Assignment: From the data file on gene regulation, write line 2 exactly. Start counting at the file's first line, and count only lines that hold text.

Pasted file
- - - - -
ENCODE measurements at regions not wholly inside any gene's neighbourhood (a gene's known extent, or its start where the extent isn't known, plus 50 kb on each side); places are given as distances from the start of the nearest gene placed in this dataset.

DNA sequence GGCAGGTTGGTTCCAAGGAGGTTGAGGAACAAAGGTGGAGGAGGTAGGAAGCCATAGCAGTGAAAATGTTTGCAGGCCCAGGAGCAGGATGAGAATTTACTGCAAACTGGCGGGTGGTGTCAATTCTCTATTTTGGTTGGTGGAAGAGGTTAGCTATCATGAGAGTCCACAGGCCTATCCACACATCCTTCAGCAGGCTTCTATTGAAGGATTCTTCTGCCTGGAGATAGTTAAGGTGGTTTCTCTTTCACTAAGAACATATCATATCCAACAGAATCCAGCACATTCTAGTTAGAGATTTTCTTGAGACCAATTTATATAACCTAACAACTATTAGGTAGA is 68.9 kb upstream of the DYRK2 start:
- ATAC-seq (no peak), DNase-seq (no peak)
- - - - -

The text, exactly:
DNA sequence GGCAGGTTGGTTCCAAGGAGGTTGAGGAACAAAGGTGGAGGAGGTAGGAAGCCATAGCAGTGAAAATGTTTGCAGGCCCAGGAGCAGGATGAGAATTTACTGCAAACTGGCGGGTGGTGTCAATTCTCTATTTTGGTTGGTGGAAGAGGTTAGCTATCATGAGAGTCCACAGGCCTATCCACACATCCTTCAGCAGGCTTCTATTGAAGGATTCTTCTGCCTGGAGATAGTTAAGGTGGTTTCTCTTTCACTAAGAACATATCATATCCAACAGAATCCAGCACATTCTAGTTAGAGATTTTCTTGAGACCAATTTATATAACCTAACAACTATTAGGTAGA is 68.9 kb upstream of the DYRK2 start: